Execution Hollow

A place for odd or rarely told stories about pre-WWI West Point & the Hudson Valley. 

Thayer Statue Unveiled, 1883

Thayer Statue Unveiled, 1883

Statue of Sylvanus Thayer in 1902 in its original location near the current entrance to the Mess Hall. Source: American Monthly Review of Reviews, July 1902. 

Statue of Sylvanus Thayer in 1902 in its original location near the current entrance to the Mess Hall. Source: American Monthly Review of Reviews, July 1902. 

The statue of Colonel Sylvanus Thayer at West Point is one of the Academy’s most recognized monuments. It’s simple inscription, “Colonel Thayer, Father of the Military Academy,” is a testament to his consistent, firm leadership as Superintendent from 1817-1833. In honor of Father’s Day, here are eight facts about the unveiling of the Thayer Monument in June of 1883.

1.       Thayer died in 1872 and in the years that followed there was a movement among early graduates to erect a monument to him. Much of the funding came from George Washington Cullum, a member of the Class of 1833, Thayer’s last year as Superintendent.  Cullum was also Superintendent from 1864-1866 and is of course known for his Biographical Register of the Officers and Graduates of the United States Military Academy (“Cullum Numbers”) and Cullum Hall. The former Superintendent was the primary speaker at the unveiling.

2.       The white granite statue was sculpted by German-born Civil War veteran Carl Conrads. A prolific sculptor, he is also known for statues of Alexander Hamilton (in Central Park), and the American Volunteer at the Antietam National Cemetery in Maryland. Conrads worked for the New England Granite Works in Hartford, Connecticut.

3.       The Monument was unveiled on June 11, 1883, the day before graduation. According to the New York Times, the weather was hot and Cullum’s speech long, covering Thayer’s entire career.  The NYT says the address, presented in the Chapel, “occupied a good many minutes” and described the entire ceremony as “tremendously strung out.”

4.       At the end of proceedings in the Chapel, a procession, led by the Academy band, marched to the statue site, which was in the southwest corner of the Plain approximately on the current site of the front entrance of the Mess Hall (Washington Hall).  A 10-gun salute accompanied the unveiling and the statue was covered in flags.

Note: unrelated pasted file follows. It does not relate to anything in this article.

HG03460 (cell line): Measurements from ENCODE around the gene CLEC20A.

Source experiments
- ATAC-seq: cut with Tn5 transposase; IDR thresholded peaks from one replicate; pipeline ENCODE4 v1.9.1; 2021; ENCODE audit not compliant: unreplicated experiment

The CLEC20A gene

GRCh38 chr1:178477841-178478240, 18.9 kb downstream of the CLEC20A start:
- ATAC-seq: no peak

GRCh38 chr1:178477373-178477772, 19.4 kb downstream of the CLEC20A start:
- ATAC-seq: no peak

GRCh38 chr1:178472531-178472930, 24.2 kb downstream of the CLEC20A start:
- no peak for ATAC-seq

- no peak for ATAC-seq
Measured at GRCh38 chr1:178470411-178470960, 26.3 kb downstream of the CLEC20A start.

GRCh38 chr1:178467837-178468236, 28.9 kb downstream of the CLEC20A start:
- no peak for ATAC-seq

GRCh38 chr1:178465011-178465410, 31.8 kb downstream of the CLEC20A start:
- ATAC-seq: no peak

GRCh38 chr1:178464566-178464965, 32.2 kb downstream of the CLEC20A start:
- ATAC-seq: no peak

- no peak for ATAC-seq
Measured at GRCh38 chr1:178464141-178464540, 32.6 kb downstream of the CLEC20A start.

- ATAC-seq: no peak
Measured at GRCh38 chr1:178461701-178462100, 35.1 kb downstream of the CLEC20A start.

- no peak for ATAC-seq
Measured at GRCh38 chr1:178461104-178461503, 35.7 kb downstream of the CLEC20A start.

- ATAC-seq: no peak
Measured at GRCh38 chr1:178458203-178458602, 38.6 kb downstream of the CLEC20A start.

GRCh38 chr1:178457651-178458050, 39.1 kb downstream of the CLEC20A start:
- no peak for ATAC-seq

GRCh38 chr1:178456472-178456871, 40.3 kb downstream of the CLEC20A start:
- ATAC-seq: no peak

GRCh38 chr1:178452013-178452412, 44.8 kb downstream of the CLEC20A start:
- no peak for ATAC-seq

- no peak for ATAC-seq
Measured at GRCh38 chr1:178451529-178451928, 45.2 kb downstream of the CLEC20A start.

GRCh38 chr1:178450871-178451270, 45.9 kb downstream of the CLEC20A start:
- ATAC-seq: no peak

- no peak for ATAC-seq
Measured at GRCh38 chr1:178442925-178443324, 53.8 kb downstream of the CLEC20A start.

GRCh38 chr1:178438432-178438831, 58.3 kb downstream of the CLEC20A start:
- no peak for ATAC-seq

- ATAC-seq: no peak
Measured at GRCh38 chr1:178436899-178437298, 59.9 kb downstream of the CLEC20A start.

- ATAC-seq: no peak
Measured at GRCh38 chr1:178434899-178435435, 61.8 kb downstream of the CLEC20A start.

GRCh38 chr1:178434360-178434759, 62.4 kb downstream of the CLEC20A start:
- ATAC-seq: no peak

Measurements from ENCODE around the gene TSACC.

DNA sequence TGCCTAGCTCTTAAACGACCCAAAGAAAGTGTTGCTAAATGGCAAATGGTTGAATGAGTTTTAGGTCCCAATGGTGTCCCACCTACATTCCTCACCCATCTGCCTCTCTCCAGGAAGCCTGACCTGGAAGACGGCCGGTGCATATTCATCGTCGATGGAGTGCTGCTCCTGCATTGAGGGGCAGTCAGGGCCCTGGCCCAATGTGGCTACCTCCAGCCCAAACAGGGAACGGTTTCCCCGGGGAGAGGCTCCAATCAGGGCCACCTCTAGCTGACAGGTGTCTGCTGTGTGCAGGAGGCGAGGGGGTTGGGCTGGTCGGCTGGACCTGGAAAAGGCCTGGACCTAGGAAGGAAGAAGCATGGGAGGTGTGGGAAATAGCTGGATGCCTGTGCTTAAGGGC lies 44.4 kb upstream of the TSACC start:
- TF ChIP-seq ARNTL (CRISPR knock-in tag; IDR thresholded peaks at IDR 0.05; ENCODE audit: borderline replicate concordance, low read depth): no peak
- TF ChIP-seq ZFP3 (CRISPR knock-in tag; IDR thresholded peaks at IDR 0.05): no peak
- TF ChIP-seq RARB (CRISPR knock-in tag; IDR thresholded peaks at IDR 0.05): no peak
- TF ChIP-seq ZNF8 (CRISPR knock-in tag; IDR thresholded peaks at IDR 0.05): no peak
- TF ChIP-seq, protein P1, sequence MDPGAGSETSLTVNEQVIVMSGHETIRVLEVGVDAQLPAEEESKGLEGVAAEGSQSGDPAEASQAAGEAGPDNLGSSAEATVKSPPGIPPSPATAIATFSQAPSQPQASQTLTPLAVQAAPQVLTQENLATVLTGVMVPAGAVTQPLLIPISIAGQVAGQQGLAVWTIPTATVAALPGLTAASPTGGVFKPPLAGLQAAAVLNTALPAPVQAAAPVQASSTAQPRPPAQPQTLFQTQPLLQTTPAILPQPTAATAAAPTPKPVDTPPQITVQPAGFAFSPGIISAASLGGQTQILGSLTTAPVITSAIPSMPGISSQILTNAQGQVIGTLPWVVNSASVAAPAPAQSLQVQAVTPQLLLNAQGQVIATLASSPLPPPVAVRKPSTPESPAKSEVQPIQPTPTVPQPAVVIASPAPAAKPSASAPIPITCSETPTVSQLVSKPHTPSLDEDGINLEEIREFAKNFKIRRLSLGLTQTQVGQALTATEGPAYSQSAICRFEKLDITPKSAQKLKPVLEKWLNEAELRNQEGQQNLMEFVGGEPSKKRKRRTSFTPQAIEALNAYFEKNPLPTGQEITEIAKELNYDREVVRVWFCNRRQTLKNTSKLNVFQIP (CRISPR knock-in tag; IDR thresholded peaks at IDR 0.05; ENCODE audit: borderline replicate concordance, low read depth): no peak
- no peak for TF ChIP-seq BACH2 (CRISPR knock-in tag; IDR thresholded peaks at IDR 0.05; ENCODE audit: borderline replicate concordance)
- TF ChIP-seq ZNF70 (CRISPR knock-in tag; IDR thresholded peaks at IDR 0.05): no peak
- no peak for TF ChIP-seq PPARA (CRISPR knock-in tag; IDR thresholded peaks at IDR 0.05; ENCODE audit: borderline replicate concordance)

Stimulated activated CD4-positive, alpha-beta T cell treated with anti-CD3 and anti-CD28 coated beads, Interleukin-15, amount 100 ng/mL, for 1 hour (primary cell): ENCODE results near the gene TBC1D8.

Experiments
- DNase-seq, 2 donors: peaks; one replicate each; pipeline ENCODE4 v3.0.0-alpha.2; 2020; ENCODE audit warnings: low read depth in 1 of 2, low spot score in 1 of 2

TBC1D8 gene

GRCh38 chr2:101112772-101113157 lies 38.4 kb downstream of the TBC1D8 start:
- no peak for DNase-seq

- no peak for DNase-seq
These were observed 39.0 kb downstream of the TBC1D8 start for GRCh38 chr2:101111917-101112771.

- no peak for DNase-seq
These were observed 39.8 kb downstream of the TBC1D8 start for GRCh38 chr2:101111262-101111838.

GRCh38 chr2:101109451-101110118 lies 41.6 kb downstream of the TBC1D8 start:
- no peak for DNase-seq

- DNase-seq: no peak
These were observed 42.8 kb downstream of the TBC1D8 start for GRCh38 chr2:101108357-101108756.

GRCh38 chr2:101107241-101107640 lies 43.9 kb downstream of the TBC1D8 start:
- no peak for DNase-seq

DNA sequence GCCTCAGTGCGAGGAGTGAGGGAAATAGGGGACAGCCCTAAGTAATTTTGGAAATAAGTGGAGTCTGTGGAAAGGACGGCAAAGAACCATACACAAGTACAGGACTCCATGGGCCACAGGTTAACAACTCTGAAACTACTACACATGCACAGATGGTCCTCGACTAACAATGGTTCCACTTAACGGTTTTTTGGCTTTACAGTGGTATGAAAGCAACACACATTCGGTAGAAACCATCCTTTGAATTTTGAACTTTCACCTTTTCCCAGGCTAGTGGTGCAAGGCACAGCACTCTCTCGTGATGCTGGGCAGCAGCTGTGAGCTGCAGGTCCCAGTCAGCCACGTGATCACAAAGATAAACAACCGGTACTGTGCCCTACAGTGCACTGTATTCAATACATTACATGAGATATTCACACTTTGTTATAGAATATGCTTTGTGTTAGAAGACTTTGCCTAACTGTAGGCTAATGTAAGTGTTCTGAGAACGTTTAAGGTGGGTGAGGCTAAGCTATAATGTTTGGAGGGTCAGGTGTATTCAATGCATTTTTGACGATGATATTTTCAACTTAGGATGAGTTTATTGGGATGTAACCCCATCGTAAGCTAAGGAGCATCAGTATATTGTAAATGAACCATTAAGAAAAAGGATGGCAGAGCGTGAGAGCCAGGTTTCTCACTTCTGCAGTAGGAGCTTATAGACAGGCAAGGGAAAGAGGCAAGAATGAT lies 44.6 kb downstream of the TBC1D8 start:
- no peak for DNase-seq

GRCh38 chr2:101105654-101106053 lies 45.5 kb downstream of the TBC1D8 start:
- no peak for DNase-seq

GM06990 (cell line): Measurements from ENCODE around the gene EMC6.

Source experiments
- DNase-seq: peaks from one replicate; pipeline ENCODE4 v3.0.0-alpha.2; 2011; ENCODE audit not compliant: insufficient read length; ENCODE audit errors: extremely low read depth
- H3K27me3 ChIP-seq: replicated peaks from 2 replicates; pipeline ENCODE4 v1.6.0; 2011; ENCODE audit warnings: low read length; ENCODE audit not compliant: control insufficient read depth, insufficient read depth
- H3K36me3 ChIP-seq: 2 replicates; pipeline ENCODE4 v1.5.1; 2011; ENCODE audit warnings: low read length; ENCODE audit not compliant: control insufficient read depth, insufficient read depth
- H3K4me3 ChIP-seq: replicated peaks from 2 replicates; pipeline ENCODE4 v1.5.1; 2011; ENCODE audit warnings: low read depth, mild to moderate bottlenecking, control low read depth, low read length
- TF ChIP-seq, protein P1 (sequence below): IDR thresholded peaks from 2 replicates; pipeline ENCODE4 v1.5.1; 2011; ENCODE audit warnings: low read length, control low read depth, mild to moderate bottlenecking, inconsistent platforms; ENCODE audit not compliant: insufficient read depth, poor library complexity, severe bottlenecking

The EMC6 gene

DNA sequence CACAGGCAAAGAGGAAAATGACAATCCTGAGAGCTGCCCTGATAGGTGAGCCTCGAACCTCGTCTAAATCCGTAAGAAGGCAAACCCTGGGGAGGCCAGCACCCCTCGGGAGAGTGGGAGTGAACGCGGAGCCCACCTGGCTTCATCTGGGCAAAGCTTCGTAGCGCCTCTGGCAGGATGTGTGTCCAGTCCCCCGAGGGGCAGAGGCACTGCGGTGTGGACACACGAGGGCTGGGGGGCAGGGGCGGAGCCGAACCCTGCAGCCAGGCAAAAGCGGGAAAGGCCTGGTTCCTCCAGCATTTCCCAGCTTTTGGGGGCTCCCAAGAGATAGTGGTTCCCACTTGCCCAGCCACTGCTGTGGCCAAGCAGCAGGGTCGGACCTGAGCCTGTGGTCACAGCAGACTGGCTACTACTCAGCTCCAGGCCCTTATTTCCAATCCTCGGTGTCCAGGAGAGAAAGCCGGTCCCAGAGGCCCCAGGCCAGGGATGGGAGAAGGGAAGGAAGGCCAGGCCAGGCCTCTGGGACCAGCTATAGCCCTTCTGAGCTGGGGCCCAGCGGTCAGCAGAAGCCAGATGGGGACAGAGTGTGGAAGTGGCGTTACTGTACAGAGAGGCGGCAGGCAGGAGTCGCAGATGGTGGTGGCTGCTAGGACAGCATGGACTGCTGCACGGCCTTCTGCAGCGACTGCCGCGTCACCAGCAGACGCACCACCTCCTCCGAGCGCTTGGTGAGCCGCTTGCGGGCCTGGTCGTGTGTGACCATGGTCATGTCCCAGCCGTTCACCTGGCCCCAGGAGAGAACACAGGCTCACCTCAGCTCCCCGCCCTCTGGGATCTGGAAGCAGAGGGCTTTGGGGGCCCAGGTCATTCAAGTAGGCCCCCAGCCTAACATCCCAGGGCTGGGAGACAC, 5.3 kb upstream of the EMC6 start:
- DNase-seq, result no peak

This map shows the Thayer Monument on an 1891 map of the Academy. The building just to the west of the barracks (with Mickey Mouse ears) is a gymnasium not present when the statue was unveiled in 1883. 

This map shows the Thayer Monument on an 1891 map of the Academy. The building just to the west of the barracks (with Mickey Mouse ears) is a gymnasium not present when the statue was unveiled in 1883. 

5.       Guests in attendance included ex-President General Ulysses S. Grant, USMA Class of 1843, General William Tecumseh Sherman (USMA 1840), Secretary of War Robert Todd Lincoln, Medal of Honor recipient Henry A. Barnum, Confederate Brigadier General Thomas Dockery, and Chief Justice of the New York Court of Common Pleas, Charles P. Daly.

Ulysses S. Grant, date unknown. Source: Bain News Service via Wikipedia. 

Ulysses S. Grant, date unknown. Source: Bain News Service via Wikipedia. 

6.       General Grant arrived unannounced according to the New York Times, taking a night train operated by the then-new West Shore Railroad. Its station was near the site of the current South Dock. Because he was unannounced and it was dark, there was nobody to greet Grant or to bring him up the hill (Grant was 61 at the time). The Times reports: 

The emphatic remarks the General made on that occasion are still echoing among the hills. After paralyzing the innocent station agent and the baggagemaster and talking about Macomb’s dam and other engineering feats, the General captured an unfortunate blue-coated solder who was prowling around the station without leave and sent him up the hill after a carriage. 

Grant stayed with Charles Larned, Professor of Drawing.

7.       Two friends from the Class of 1828, Ivers J. Austin and Thomas F. Drayton, were reunited after not seeing each other since their graduation.

8.       A mortar and pyrotechnics demonstration at 8 p.m. was followed by a ball held in the mess hall that attracted guests from all over the region. Over 500 people attended the party thrown by the Class of 1884. Dancing began at 10 p.m.. Food was served in the gymnasium at 11:30 (this likely was first floor of the Second Academy, which was on the site of Pershing Barracks and next to the Mess Hall). A german (a type of dance) began at half-past midnight. It is a complicated dance with a leader (like a caller in square dancing) that involved the exchange of small favors (souvenirs). The favors included satin handkerchief pouches for the women and canes for the men.  The ball wrapped at 3 a.m., which must have meant some tired cadets at graduation the next day! 

Sources: 

"Big Guns at West Point," New York Times, June 12, 1883, 1. 

"Gen. Sylvanus Thayer," The Tennessean, June 12, 1883, 1.

"The Graduation Ball," New York Tribune, June 12, 1883, 2.

"Statue of Gen. Thayer Unveiled," The Daily Commonwealth (Kansas), June 12, 1883, 1.

Tillman, Samuel E. . 1897. "West Point and its Centenary."  The American Monthly Review of Reviews 26 (150):16.

"Unveiling a Statue," The Times (Philadelphia), June 12, 1883, 1.

 

 

 

 

 

 

West Point, from above Washington Valley, 1834

West Point, from above Washington Valley, 1834

Lightning Strikes the Flag Pole, 1895

Lightning Strikes the Flag Pole, 1895